“We have tripled the number of mayors.” This is how the leader of the PP, Alberto Núñez Feijóo, boasted this Monday of his pacts with the extreme right to monopolize territorial power after the municipal and regional elections last May. An increase in municipal power that Feijóo owes to a large extent to Vox, although the PP candidate has tried to reduce the influence of the extreme right and has lied about the number of large cities that they owe to those of Santiago Abascal.
Spain risks millions in fines from Brussels if Feijóo repeals the labor reform or the housing law
Feijóo has assured in an informative act this Monday morning that the PP governs in “four or five town halls throughout Spain” thanks to Vox. A false fact: the PP will govern 23 large cities (more than 50,000 people) in coalition or thanks to the support of Vox. And in 17 of them, the PSOE was the force with the most votes in the 28M elections.
Thanks to these PP agreements with Vox, those of Feijóo have managed to dye the map of municipal power that emerged from the polls blue. The PP stays thanks to the pacts with the extreme right with important places such as Valladolid, Elche, Gijón, Toledo, Burgos or Alcalá de Henares. But there is more.
Despite the evidence, since the polls deny this option, Feijóo has once again promised that he will govern “alone”. “Citizens are fed up with factions, who try to confront and polarize all the time,” he stated, after a campaign by municipal and regional governments focused on “repealing sanchismo”, in the presence of EH Bildu and slogans such as “socialism or Spain”.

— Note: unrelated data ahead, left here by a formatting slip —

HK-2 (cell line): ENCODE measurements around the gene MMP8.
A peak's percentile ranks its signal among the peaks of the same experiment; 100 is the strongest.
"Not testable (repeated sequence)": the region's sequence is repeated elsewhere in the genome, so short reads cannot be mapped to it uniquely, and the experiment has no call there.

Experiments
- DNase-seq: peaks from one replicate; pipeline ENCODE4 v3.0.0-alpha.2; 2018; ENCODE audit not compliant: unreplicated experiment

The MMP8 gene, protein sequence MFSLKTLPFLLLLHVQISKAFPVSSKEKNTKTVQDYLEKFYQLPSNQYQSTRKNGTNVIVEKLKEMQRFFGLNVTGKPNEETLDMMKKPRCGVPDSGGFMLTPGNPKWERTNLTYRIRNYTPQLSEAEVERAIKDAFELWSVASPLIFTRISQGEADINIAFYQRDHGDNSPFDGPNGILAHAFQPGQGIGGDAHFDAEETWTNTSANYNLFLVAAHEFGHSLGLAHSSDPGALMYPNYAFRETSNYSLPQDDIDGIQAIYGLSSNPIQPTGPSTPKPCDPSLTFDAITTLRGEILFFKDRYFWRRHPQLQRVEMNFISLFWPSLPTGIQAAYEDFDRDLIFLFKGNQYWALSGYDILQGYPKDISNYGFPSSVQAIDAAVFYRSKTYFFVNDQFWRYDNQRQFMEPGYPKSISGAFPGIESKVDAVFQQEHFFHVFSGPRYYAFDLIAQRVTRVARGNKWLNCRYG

“Another policy is possible”, he pointed out, “The trenches are no longer useful”, he added. “The PP has left the block policy and we are going to build bridges”, he concluded.
“After 28M I have considered the change started,” he said. “This weekend, the PP has significantly increased municipal power. We tripled the number of mayors: from 156 large cities [más de 50.000 habitantes], there will be a PP mayor in 83; and in four more, we integrated the Government”. The right-wing leader has indicated that his party will lead four out of 10 municipalities.
However, Feijóo has outlined a completely divergent discourse with this reality. At the event, held at the Hotel Ritz under the patronage of Asisa and Solaria, the PP leader boasted of having prevented “the independentistas” from governing (referring to ERC and Junts in Barcelona or EH Bildu in Vitoria) while the PSOE has agreed with the “sovereignty” of the BNG in Galicia.
Feijóo has especially boasted of the vote in favor of Jaume Collboni in Barcelona, who has left Xavier Trias without the Mayor’s Office despite winning the elections. “What is the best way to recover centrality and break the block policy?” He said. “We have followed it everywhere, also in Barcelona and Vitoria”, he added, to point out that both have been decisions where “the sense of State has prevailed, without asking for anything in return”.